That's why, when I heard of the solid trust you have in the Master Jesus and your outpouring of love to all the followers of Jesus, I couldn't stop thanking God for you—every time I prayed, I'd think of you and give thanks. But I do more than thank. I ask—ask the God of our Master, Jesus Christ, the God of glory—to make you intelligent and discerning in knowing him personally, your eyes focused and clear, so that you can see exactly what it is he is calling you to do, grasp the immensity of this glorious way of life he has for his followers, oh, the utter extravagance of his work in us who trust him—endless energy, boundless strength! (Ephesians 1:15-19, The Message)
I feel so blessed at the thought of those who have done this for me. God, use me to do that same. That is my prayer this year.

Sunday, September 19, 2010

Video of Claire's Memorial Service

I'm not really able to watch this yet... but I am grateful for Chris Mundell's willingness to edit down our service from August 20. Here is the link, for those of you who were unable to attend, or who want to see this again and perhaps share it with others.

Claire Carey Memorial Service Video

I miss her.

Wednesday, September 15, 2010

Henri Does It Again

Thinking about yesterday's entry and the reality of Christ as Heart-Knower, I especially enjoyed the quote of the day I received by Henri Nouwen:
How can we not lose our souls when everything and everybody pulls us in the most different directions? How can we "keep it together" when we are constantly torn apart?

Jesus says: "Not a hair of your head will be lost. Your perseverance will win you your lives" (Luke 21:18-19). We can only survive our world when we trust that God knows us more intimately than we know ourselves. We can only keep it together when we believe that God holds us together. We can only win our lives when we remain faithful to the truth that every little part of us, yes, every hair, is completely safe in the divine embrace of our Lord. To say it differently: When we keep living a spiritual life, we have nothing to be afraid of.
We are known well, dearly loved and lifted up by the Heart-Knower. This is truly good news.

Tuesday, September 14, 2010


It's hard to believe that today marks one month since we lost Claire. Though we have each carried on with much of our daily lives, I still hear from many as to the ways we feel her absence, in ways large and small. Just today I got this email from a former student, now a college graduate and newly married:
Claire was a wonderful small group leader and I remember very clearly the summer camp of 2000 when I was entering my freshmen year in high school. But even more than that I remember how wonderful, fun, and kind Claire was. Whether it was dealing with a bunch of squirrely Jr. High Students, co-leading Bible study with my parents, or seeing her at church, I will always remember Claire's smile and her heart.
Last Friday night I shared dinner with some very dear friends, and we spent the evening reflecting on our last visits with Claire and what those times were like. We laughed over her stubbornness, and we cried as we recalled how much she struggled on despite so many limitations. Though it was sad in some ways it was ultimately so good to be with others who knew her. There were no explanations needed, and we could just let down our guards and rejoice that we knew her and were loved well by her, shortened as the time was.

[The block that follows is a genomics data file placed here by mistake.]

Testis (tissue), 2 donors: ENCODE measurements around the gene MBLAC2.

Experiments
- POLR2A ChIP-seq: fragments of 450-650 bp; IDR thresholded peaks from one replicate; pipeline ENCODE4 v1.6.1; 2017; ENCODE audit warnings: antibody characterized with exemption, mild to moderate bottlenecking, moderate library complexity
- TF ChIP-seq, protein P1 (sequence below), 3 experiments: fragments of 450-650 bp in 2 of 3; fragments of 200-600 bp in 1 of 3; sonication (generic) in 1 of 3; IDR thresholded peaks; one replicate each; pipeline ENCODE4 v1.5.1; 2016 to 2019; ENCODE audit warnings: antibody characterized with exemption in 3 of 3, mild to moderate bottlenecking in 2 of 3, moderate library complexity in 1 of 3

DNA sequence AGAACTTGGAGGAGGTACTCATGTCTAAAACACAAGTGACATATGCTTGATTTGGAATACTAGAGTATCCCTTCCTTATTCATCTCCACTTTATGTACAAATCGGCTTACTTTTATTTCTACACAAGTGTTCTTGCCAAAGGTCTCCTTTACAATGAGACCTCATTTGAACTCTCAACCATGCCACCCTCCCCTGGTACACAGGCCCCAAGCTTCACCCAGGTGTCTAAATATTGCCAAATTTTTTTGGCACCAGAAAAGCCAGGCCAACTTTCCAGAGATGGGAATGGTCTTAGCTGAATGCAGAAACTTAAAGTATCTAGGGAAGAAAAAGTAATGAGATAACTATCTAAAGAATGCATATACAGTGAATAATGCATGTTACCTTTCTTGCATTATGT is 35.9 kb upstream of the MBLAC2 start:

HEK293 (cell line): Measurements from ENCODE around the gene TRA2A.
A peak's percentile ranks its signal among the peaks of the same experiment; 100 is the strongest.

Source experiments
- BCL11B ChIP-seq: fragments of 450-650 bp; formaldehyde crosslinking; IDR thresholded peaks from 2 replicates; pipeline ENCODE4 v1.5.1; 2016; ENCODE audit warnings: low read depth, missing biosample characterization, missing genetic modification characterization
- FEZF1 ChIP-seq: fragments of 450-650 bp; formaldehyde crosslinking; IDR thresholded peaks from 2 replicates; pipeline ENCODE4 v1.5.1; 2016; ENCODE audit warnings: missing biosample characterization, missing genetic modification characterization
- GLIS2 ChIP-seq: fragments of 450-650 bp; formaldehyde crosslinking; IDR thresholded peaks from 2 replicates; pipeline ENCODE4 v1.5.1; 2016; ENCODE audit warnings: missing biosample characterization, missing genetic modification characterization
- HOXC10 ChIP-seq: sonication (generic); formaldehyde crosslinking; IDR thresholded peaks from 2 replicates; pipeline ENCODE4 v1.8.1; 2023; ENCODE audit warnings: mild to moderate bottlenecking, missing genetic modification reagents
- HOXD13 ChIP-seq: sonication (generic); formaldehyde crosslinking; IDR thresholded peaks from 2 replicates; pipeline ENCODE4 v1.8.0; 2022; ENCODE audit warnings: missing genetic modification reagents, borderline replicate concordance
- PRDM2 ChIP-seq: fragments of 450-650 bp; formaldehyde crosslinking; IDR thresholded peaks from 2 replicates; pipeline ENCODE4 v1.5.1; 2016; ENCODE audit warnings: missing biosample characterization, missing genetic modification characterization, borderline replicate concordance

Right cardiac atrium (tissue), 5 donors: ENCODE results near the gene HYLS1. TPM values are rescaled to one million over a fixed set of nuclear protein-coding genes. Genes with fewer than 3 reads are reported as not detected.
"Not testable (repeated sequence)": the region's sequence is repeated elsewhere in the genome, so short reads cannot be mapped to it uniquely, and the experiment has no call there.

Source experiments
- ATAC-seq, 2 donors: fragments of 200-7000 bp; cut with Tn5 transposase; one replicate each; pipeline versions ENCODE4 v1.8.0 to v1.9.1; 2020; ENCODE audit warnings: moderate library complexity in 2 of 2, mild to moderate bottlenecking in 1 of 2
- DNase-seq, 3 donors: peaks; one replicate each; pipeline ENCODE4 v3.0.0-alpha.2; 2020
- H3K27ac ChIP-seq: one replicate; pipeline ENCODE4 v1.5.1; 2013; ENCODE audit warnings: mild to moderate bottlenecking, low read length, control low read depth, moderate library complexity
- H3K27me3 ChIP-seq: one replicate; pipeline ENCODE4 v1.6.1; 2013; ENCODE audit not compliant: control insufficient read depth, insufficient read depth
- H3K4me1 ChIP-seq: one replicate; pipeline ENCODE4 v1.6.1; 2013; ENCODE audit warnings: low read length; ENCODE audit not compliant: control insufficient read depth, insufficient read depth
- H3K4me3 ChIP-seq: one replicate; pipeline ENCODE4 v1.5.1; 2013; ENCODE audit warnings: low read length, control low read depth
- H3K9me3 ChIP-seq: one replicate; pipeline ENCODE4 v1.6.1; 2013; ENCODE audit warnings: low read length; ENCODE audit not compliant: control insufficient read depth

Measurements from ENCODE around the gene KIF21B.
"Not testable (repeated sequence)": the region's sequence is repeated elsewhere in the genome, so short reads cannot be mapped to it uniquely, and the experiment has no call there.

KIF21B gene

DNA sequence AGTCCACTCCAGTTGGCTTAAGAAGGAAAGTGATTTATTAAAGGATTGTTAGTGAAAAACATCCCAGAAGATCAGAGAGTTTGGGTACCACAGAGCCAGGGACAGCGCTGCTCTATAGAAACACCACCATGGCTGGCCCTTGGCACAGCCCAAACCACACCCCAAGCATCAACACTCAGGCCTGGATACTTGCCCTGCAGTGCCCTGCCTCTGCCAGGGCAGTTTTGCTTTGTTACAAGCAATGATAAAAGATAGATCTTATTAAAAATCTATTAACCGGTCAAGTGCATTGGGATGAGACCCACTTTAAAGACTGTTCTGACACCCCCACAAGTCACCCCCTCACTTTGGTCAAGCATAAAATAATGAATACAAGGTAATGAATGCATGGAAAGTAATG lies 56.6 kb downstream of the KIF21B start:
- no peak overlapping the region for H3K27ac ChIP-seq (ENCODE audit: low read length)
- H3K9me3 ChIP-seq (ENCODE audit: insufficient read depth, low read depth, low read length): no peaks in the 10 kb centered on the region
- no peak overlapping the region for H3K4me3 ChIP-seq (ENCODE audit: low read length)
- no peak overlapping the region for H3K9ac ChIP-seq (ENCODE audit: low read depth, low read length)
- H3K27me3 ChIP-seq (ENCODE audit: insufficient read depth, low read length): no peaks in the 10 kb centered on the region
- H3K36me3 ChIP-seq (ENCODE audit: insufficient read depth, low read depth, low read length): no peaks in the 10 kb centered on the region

At Providence Hall, where I teach a class called Foundations of the Christian Faith, we are currently studying the Book of Acts for the month of September as an entire school. There is one lovely phrase from this far-reaching book (which is chock full of great stories, I might add!) that has stayed with me. In Acts 1:24 it says, "Then they prayed, 'Lord, you know everyone's heart...'" and in 15:8 it says, "God, who knows the heart, showed that he accepted them..." But in the original Greek, these two phrases are directly translated as:
  • O Lord Heart-Knower of all...
  • the Heart-Knower God showed them...
As I have shared with my students, just as we can call God "Father" or "Savior" we can call him "Heart-Knower." He knows our hearts better than we do ourselves... Thus he is able to translate our feelings for us, and will then guide us out of the sadness and loss, into more life. It is a great comfort.

John Bunyan, the author of Pilgrim's Progress, once said, "The best prayers often have more groans than words." I am thankful that groans are enough sometimes.

Saturday, September 11, 2010

Beet It!

Most of my recipes are ones I find on the internet, or cull from my handful of cookbooks.

But this one I made up all by my lonesome (though I found this photo online as I prepared to post this...)

This is so good because it's a great combination of sweet and salty, and the beets give it substance. Very satisfying, I must say.

Not sure what to call it. Guess I'll go with the main ingredients:

(Serves 2)

1 package pasta (I used DeBoles Rice Spirals -- their shape grabs the ingredients nicely)
2 beets, peeled & boiled
1/2 c crumbled feta
Diced fresh tomatoes (I used local red & yellow cherry tomatoes, quartered)
Shredded parmesan
Olive oil
Garlic salt

Optional (choose as many as you want):
Green or black olives
Diced onions, sauteed or roasted
Sliced mushrooms, sauteed
Fresh spinach, roughly cut, or arugula
Pine nuts

1. Preheat oven to broil for beets.

2. Start the water boiling for the pasta; cook according to directions.

3. Dice the beets (and onions, if you want) and coat with a little olive oil and garlic salt. Lay out on a cookie sheet or roasting pan. Broil them for about 10 minutes (keep an eye on them).

4. Meanwhile, dice up the other ingredients and pile them into a bowl, including the feta.

5. When the pasta is done, drain well and then pour them into the bowl with the vegetables. Toss well, adding a little olive oil and garlic salt (not too much -- you want the flavor of the roasted beets and other vegetables to come through). Garnish with pine nuts and parmesan if you want.